“Spider Forest” is the latest offering from South Korean writer/director Ilgon-Song, who last gave audiences the award winning surreal feminist road movie “Flower Island”. Like that other movie, “Spider Forest” is a cinematic oddity, a film whose genre is hard to pin down and whose incredibly intricate plot cannot be described in too much detail without giving away some of the movie’s multiple twists. The film is equal parts horror, murder mystery and detective thriller, though it is perhaps best described as being a surrealist, disorientating exploration of memory and grief. In this respect, it most resembles another recent Korean film, “A Tale of Two Sisters”, albeit in a far more adult and even more intellectually demanding form.
“Spider Forest” is certainly a film which requires the viewer’s full concentration, as its narrative landscape is one which constantly shifts and warps, filled with symbolism, flashbacks, dreams and many sequences which may or may not be real. A number of its scenes are very open to interpretation, and even after the end credits have rolled, what the viewer has actually witnessed is ambiguous. Throughout, Song never slips into pretension or outright deception, and the film does have an overall sense of integrity which challenges the viewer to decipher its mysteries rather than merely frustrating with willful obscurity.
The film begins with a beaten, bloodied man named Min (Woo-seong Kam, recently in the Korean horror hit “R-Point”) waking up in a dark, mysterious forest. He wanders through the trees, eventually coming across a cabin, inside which he finds the badly mutilated corpse of a man, and his own girlfriend, who dies in his arms from similar injuries. As he explores the cabin, Min catches sight of the killer, and pursues him into the woods, only to be knocked unconscious.
Upon waking, Min continues his search until he enters a tunnel where he catches sight of his quarry just before he’s hit by a car. Min awakens in the hospital after being in a coma for two weeks, and informs the police of the murders, which seems to have not been discovered yet. Trying to piece back his own memories and work out what happened at the cabin, Min finds himself both suspect and witness in the police investigation, which itself reveals many strange and sinister secrets.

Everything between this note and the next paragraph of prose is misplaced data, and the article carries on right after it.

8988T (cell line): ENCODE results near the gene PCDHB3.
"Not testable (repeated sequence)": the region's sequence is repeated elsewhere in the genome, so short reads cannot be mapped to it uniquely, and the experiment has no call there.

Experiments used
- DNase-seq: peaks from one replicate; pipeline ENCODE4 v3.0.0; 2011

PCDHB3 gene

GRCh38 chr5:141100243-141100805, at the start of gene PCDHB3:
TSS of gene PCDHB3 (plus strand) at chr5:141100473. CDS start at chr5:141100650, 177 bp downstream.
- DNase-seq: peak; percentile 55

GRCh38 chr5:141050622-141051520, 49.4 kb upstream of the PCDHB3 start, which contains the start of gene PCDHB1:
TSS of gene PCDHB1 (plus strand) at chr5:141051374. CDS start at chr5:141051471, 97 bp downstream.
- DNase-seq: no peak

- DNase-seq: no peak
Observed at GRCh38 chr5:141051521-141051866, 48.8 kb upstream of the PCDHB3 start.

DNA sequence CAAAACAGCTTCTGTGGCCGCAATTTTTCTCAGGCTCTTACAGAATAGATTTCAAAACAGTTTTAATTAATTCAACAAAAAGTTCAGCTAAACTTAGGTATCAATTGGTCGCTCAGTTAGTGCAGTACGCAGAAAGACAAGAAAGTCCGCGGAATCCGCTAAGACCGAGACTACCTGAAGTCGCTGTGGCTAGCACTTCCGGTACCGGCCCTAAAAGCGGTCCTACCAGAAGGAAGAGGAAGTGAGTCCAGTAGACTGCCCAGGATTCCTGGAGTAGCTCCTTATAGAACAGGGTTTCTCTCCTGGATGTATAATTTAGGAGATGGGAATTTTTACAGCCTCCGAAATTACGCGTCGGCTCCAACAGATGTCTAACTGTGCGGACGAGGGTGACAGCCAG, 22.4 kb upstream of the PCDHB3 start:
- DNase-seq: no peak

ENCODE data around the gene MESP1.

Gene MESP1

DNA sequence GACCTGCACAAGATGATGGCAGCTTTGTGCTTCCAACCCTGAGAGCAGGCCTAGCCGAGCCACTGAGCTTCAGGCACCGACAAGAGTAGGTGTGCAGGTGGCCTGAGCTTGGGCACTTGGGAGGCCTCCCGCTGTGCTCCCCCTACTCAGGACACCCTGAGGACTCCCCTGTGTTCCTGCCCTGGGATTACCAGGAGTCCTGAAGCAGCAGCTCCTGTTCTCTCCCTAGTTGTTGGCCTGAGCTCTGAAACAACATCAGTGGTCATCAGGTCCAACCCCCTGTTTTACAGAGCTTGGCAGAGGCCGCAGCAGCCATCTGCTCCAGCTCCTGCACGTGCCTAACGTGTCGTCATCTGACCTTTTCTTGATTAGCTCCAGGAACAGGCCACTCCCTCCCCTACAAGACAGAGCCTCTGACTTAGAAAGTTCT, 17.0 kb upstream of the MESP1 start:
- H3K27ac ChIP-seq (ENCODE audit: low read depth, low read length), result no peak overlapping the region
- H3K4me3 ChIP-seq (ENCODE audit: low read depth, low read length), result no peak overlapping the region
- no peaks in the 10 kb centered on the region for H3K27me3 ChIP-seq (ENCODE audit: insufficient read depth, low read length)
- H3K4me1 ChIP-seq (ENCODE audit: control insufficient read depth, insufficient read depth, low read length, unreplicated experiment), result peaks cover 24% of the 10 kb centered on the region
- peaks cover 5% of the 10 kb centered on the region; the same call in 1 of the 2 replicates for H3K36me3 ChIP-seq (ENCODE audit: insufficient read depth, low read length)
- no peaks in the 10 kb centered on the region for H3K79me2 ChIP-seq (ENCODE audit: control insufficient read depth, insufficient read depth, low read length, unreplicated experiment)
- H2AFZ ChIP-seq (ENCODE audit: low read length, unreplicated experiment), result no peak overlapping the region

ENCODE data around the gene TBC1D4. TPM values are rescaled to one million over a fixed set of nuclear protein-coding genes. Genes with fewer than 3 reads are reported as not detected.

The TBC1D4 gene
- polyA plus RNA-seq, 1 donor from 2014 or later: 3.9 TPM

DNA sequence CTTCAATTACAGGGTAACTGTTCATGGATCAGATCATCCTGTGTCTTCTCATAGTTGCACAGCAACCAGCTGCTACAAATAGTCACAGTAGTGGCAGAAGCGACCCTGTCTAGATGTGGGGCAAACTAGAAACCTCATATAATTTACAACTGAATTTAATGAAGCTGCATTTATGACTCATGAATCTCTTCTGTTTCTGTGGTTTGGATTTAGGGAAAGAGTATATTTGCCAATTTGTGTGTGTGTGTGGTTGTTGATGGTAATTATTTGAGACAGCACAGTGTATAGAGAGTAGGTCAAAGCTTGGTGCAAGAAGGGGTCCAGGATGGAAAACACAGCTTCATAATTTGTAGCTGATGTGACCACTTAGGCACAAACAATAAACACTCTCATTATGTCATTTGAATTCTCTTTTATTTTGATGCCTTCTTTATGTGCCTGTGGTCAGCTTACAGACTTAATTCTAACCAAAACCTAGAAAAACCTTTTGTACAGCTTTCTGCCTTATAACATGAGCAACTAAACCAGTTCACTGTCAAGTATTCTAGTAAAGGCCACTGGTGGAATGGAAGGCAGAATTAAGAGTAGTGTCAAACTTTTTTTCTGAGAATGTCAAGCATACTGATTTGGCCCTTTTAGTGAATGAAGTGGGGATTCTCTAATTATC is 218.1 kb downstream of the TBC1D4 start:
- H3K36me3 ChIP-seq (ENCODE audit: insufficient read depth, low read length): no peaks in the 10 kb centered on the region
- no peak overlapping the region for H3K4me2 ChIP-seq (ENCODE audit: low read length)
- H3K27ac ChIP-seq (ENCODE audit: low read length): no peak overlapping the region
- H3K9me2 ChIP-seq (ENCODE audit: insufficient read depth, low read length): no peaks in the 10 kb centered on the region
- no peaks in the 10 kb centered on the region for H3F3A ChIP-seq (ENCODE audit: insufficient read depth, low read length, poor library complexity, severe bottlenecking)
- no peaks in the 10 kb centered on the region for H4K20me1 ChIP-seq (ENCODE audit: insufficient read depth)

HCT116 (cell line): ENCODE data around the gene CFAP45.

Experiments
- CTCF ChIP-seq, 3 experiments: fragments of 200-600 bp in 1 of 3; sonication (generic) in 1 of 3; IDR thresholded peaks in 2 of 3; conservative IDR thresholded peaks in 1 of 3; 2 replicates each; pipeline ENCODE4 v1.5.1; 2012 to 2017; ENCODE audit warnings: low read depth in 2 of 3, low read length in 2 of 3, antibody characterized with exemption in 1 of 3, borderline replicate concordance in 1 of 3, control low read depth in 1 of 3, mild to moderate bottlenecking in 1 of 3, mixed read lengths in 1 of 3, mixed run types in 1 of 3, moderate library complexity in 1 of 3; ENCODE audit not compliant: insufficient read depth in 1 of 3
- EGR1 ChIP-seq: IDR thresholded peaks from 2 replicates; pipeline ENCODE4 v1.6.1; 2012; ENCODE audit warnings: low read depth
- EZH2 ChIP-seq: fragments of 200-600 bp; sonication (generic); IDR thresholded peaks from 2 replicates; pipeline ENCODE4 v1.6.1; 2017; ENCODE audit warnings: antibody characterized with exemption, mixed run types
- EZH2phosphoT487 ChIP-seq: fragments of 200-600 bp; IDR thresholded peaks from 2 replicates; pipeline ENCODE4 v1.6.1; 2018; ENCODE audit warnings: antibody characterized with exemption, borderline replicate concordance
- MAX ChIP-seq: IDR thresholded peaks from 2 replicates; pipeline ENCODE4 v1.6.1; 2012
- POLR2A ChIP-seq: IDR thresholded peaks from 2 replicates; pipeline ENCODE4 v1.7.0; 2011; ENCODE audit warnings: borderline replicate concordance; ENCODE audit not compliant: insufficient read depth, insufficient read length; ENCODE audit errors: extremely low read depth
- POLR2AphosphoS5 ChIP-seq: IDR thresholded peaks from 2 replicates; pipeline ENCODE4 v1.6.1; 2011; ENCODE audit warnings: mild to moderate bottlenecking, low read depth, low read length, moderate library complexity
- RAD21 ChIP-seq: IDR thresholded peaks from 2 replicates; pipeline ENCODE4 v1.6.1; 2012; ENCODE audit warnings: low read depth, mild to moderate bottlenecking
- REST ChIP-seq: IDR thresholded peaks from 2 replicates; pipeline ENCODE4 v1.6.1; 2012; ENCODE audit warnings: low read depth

All of this takes place in the first quarter of the film, and the plot is mainly revealed through flashback, though Song muddies the waters by suggesting that some of these may in fact be fictitious or possibly Min’s own interpretations of his memories. Since the film unfolds through Min’s perspective, the viewer quickly comes to share his confusion and unhinged state of mind, forced to try and piece together the past and present from a series of cryptic fragments which are clearly not being presented in chronological order. It probably comes as no great surprise to learn that the film’s ending is inconclusive. Whilst it does offer some sense of closure, it provides no concrete answers, merely a cipher with which to deconstruct that which has just been seen, and as such the viewer still has a great deal of work to do in order to unravel the mystery.
The strange thing about “Spider Forest”, or at least the key to its enjoyment, is the fact that the final denouement itself is not the primary concern. Indeed, the identity of the killer is no great mystery, and it is debatable whether or not the viewer is supposed to be aware who is responsible for the murders from the very beginning. Director Song seems far more concerned with the actual details, and in that he certainly succeeds, as “Spider Forest” is rich with a symbolism and meaning that is visually fascinating and cerebrally stimulating. As a result, the film is achingly beautiful and very atmospheric, especially the scenes inside the forest, which are genuinely creepy as well as being obviously loaded with thematic pointers. The overall feel of the film is one of great sadness, extolling a real sense of grief, and a desperate longing to be remembered after death.
Because Song pays equal attention to his characters, the film does not come across as an empty exercise in technique. Min is a fully fleshed out and well-written person, and the viewer feels a genuine sympathy for his plight, despite only coming to know him gradually as the plot progresses. In many ways, Min acts as a symbol and reflection of the viewer’s own confusion, and as such we identify with him even during the more surreal moments. The film’s other main character, Su-Jin (Jung Suh, unforgettable in Ki-duk Kim’s “The Isle”) is equally fascinating, an enigmatic yet pivotal figure whose constant presence rapidly yet subtly becomes the axis on which the narrative turns.
The downside to all of this ambiguity and mystery is that many viewers may feel frustrated. The plot is undeniably opaque, and Song’s refusal to provide easy answers or even clues to the reliability and truth of the narrative has an equal chance of fascinating or infuriating. The film is also quite slow moving, and probably could have been trimmed down from its two hour running time. There are a few scenes of bloody violence and surprisingly graphic sex (the film actually has a ‘category III’ rating), though these in themselves are probably not enough to make the film enjoyable for the casual viewer.
“Spider Forest” is highly recommended to those who enjoy ornate, intricate puzzles, and are not deterred by films which require a great deal of work. Viewers seeking entertainment of a more obvious and immediate nature are advised to stay away, as without effort, the film is likely to only baffle and exasperate.
Ilgon Song (director) / Ilgon Song (screenplay)
CAST: Woo-seong Kam …. Kang Min
Jung Suh …. Min Su-jin
Kyeong-heon Kang …. Hwang, Su-yeong
Hyeon-seong Jang …. Choi, Seong-hyeon
Byung-ho Son …. Kim Cheol-ju